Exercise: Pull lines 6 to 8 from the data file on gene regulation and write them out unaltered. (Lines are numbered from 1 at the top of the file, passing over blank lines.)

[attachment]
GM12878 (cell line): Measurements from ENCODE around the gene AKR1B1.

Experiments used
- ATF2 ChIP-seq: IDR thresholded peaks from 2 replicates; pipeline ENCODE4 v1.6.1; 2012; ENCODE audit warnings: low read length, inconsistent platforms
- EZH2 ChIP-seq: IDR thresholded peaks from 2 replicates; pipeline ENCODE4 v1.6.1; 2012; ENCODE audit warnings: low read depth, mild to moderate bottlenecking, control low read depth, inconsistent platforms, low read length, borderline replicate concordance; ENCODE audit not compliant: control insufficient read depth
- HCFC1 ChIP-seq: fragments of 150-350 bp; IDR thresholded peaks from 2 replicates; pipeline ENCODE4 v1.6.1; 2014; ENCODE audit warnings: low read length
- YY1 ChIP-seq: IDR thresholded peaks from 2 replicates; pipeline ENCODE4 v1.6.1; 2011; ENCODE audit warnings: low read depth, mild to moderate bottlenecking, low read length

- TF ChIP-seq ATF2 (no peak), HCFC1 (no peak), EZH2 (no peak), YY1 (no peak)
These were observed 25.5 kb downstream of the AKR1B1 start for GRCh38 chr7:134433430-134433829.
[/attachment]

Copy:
- YY1 ChIP-seq: IDR thresholded peaks from 2 replicates; pipeline ENCODE4 v1.6.1; 2011; ENCODE audit warnings: low read depth, mild to moderate bottlenecking, low read length

- TF ChIP-seq ATF2 (no peak), HCFC1 (no peak), EZH2 (no peak), YY1 (no peak)
These were observed 25.5 kb downstream of the AKR1B1 start for GRCh38 chr7:134433430-134433829.